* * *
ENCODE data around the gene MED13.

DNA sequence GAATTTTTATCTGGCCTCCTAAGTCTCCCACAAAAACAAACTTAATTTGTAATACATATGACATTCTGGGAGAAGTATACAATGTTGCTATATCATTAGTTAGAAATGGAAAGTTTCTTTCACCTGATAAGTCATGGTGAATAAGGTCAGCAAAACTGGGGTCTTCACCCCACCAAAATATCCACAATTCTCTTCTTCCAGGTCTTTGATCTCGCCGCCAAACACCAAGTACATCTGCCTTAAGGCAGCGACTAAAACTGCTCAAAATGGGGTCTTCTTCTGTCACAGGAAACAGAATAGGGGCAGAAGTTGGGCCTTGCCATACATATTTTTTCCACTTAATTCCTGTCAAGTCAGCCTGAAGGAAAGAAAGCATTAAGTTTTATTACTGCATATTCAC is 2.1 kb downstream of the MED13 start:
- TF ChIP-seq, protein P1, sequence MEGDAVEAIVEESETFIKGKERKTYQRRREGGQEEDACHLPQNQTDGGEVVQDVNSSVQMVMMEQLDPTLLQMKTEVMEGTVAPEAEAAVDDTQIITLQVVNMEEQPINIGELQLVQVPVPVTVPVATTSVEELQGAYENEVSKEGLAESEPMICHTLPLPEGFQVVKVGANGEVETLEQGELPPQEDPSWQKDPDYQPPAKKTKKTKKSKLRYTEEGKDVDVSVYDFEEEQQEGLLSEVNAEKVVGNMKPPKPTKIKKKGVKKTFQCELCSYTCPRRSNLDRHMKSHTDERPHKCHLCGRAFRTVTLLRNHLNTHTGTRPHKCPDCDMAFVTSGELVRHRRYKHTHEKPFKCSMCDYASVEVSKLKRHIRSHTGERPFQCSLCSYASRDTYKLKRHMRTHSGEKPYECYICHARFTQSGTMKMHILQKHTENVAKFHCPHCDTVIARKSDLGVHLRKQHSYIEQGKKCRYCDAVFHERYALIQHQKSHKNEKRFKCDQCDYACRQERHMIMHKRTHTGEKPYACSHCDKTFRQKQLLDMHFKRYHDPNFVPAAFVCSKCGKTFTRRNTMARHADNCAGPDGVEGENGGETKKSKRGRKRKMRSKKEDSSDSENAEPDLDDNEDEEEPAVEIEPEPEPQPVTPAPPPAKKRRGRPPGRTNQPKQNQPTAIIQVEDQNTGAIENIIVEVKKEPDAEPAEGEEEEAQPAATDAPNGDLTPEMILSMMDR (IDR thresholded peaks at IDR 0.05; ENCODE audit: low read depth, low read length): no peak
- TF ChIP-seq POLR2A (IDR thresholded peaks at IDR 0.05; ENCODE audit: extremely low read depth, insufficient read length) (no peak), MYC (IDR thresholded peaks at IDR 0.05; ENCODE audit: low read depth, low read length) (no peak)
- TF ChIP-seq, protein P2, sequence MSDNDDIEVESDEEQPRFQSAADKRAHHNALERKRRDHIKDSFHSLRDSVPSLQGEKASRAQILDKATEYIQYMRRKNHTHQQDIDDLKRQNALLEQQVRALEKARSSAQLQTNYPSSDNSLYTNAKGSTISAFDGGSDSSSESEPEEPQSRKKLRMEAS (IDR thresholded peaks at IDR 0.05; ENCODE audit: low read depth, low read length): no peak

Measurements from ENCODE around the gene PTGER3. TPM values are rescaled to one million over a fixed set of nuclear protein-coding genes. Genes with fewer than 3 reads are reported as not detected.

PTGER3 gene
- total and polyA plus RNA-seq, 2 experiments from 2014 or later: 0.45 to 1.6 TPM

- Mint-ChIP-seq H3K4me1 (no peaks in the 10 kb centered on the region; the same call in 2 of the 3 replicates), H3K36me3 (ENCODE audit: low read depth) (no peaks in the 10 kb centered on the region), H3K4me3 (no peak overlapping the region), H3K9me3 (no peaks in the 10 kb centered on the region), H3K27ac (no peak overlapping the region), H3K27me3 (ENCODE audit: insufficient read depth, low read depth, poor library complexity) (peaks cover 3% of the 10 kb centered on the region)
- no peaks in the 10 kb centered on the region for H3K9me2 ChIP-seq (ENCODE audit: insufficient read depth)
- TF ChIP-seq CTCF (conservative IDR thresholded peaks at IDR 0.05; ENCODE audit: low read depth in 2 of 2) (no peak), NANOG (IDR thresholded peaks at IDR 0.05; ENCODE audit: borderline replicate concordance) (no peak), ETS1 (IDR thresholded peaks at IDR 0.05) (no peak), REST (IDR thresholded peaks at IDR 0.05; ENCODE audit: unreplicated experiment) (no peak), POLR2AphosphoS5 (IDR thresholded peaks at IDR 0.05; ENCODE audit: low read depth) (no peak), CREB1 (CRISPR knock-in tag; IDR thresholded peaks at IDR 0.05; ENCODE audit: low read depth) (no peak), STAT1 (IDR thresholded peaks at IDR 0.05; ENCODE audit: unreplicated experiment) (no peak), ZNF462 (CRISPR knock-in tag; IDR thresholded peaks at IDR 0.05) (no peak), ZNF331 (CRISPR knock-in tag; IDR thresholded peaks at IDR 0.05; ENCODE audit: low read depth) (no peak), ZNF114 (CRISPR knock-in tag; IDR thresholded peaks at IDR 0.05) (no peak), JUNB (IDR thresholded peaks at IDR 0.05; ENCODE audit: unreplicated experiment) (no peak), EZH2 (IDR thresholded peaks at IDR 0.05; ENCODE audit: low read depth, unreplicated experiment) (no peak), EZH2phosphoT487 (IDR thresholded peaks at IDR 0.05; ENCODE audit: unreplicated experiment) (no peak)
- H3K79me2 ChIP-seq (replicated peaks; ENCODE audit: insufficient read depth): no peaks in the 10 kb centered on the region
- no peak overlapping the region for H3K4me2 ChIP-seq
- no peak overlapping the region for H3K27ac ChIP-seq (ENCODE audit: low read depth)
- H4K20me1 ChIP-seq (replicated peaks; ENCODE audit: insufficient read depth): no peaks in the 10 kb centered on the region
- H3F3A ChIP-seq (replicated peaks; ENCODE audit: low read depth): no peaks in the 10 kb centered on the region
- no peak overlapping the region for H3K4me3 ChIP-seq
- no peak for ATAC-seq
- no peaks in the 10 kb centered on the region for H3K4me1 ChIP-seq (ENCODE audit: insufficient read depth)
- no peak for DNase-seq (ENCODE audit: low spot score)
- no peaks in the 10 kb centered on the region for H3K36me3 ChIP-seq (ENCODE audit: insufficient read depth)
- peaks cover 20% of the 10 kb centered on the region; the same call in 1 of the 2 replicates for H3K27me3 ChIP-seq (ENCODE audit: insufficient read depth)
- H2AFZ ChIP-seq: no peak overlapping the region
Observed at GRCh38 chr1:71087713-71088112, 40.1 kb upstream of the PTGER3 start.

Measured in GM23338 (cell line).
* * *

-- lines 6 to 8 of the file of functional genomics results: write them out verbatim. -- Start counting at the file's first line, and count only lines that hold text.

Measurements from ENCODE around the gene PTGER3. TPM values are rescaled to one million over a fixed set of nuclear protein-coding genes. Genes with fewer than 3 reads are reported as not detected.

PTGER3 gene
- total and polyA plus RNA-seq, 2 experiments from 2014 or later: 0.45 to 1.6 TPM